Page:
Ethiopia’s national flag carrier Ethiopian Airlines has recently transported a batch of COVID-19 vaccines from Beijing to Harare, the capital of Zimbabwe.
So far, China has provided COVID-19 vaccines to more than 30 African countries. Smooth logistic routes between China and Africa during the COVID-19 pandemic have helped African countries fight the pandemic, promoted two-way exchanges of products and ensured that the continent’s economic recovery is on the right track.
Vaccines have been the fastest growing and one of the most important items in logistics and transportation between China and Africa.Fitsum Abadi, managing director of cargo and logistic services of Ethiopian Airlines, said that the frequency of flights to and from China has doubled from about 63 times per week before the pandemic to about 120 times per week now.
“We have been transporting PPE (Personal Protective Equipment) from China to the rest of the world. In Africa, we have transported (PPE) to 52 countries,” said Abadi. Cross-border air transportation of medicine requires strict timeliness of transportation and storage safety. Therefore, the construction of a vaccine route between China and Africa became a strong logistic guarantee amid the pandemic.
Last year, Ethiopian Airlines announced its partnership with Cainiao Smart Logistics Network, the logistics arm of China’s Alibaba Group, to launch a cold chain air freight service for transporting temperature-controlled medicines twice a week from China’s Shenzhen to other countries via Dubai and Addis Ababa, according to Ethiopian Airlines.
The company said it has worked with governments, international organizations, vaccine manufacturers and other partners to provide fast and efficient logistics solutions for the export and transportation of nucleic acid testing reagents and vaccines produced in China.
Apart from vaccines and other epidemic prevention materials, the channels and products seen in China-Africa trade are becoming more diversified.In 2020, Guangzhou Port Group opened two new African routes. As one of the largest comprehensive main hub ports and container trunk ports in southern China, the company is committed to expansion in the African market and has managed more than 20 African routes.
Guangzhou Baiyun International Airport currently has five regular routes to Africa, covering countries including Egypt, Ethiopia, Kenya and Rwanda. In 2020, there were about 580 flights to and from Africa, transporting 100,000 tonnes of cargo, said the airport, adding that the value of trade with Africa was about 20 billion yuan (3.05 billion U.S. dollars), an increase of 10 percent year on year.
According to Guangzhou Customs, exports to Africa through Baiyun airport are mainly electronic products and daily necessities, while imports are mostly African agricultural products and seafood. Since last year, supplies for epidemic prevention and other daily necessities have been greatly increased.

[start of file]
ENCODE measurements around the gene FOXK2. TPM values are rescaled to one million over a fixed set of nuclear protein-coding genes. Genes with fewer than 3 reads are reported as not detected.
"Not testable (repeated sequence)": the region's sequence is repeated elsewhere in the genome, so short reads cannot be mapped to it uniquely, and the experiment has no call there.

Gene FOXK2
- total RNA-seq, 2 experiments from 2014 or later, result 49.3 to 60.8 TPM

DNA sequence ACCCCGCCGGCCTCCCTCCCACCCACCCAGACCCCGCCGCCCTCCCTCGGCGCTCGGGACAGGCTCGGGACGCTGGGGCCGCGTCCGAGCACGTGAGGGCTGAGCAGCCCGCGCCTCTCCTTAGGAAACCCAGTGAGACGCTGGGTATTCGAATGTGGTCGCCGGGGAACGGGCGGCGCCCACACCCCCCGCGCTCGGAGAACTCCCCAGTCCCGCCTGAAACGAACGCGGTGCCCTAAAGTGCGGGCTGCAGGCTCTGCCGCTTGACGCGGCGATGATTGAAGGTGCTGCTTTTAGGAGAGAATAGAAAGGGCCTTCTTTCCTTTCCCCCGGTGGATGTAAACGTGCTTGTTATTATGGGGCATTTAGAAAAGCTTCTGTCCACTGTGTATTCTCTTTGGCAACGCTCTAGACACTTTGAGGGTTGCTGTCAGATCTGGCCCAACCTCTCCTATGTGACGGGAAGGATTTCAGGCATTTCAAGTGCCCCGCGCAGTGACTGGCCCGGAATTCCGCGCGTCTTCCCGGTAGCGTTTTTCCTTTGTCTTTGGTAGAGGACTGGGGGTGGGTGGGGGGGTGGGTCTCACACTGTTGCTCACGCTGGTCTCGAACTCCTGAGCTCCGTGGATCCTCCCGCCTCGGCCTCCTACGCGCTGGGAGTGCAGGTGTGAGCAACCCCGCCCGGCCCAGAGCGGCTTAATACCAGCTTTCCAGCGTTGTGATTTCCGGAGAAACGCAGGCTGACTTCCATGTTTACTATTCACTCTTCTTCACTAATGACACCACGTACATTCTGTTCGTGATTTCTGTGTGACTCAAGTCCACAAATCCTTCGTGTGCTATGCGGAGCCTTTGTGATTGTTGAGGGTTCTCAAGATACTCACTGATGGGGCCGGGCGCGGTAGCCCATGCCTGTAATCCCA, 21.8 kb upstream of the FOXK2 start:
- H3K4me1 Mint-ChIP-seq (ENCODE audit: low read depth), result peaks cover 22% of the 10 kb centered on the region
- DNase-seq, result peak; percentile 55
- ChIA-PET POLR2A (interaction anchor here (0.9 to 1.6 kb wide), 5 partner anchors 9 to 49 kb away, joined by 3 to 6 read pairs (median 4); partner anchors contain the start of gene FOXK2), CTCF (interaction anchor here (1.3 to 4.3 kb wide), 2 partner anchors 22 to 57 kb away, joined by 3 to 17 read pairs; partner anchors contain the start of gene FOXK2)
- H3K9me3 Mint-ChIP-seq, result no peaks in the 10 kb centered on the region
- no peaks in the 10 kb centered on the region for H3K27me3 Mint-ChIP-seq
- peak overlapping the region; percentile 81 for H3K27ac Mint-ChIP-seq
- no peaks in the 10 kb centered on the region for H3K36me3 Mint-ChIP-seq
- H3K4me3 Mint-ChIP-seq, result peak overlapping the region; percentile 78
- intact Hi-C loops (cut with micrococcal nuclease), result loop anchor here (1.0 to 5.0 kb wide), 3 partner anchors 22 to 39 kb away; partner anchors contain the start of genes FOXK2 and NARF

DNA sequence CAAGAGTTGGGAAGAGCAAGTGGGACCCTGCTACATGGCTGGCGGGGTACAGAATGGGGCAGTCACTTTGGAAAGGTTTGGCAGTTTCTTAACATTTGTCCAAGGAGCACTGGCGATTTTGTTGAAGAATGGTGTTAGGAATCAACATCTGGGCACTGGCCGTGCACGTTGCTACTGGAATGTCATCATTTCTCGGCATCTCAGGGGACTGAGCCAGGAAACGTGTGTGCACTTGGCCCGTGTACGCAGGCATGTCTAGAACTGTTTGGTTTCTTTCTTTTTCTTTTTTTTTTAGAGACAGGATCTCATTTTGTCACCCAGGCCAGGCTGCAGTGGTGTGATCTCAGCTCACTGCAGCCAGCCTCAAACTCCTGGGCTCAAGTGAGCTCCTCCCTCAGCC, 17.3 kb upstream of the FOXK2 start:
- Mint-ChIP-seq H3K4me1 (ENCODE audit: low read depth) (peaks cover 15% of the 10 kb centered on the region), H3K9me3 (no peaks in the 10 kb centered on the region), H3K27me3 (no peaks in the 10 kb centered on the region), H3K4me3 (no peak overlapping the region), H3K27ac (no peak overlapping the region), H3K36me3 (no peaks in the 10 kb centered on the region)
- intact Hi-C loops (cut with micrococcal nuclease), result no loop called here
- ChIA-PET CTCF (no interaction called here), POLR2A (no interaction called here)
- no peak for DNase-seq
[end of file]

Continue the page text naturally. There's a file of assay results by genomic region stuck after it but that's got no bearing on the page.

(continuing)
In the first two months of this year, the value of trade with Africa through the Baiyun airport reached 3.87 billion yuan, about 1.9 times more than that in the same period last year, Guangzhou Customs said.Official data showed that China has been Africa’s largest trading partner for more than a decade.
Over the past three years, China’s agricultural imports from Africa have grown at an average annual rate of 14 percent, making China the second-largest agricultural importer in Africa.
As China-Africa trade has expanded, Kenya Airways has been considering adding new cargo flights to China, said Dick Murianki, director of Kenya Airways Cargo, told Xinhua in Nairobi.
“We currently fly into Guangzhou but are looking at going to other Chinese cities,” he added. Micah Cheserem, head of the Equator Flower Farm in Eldoret, Kenya who manages about 30 hectares of rose fields and 20 hectares of avocado fields, said China’s demand for flowers, avocados and other agricultural products has been growing, and the farm has been increasing shipments thanks to improved cold chain transportation.
Amid the pandemic, Chinese enterprises shared their technical experience in the digital economy with African partners, held various online exhibitions and invited African countries to sell products through livestreaming.
Africa’s major e-commerce platform Jumia said that it expects more cooperation with China amid robust sales during the epidemic.
“I think the Chinese merchants have played a large role in supporting us and our platform to become relevant for the African consumers because they have a huge assortment, and almost everything that a consumer might need is produced and manufactured in China in a variety of ranges and colors,” Apoorva Kumar, executive vice president of logistics services at Jumia, told Xinhua in Nairobi.
Philip Wu, president of the Guangzhou Inter-Africa Express Co., Ltd., said the company carries more than 16 million cross-border e-commerce parcels every year.
“Cross-border e-commerce is a new growth point in China-Africa trade,” said Wu. Liu Jisen, executive dean of the Institute for African Studies at Guangdong University of Foreign Studies, said the difference in industrial structure has provided an endogenous impetus for the development of China-Africa trade.
China and Africa can meet each other’s needs in trade, overcome barriers in trade channels, strengthen connectivity and ensure the development of industrial and supply chains, said Liu.
Greenroad International Logistics, a company based in Shanghai with branches in 25 African countries, said it plans to open new overseas branches in South Africa and Zimbabwe this year.”I think China and Africa are in a very strong cooperation,” said Yves Ndizeye, a Rwandan intern in the company.
“So my future plan is going to be related to what the company is willing to do … it is green logistics we are doing. We are seeing a brighter future between China and Africa.”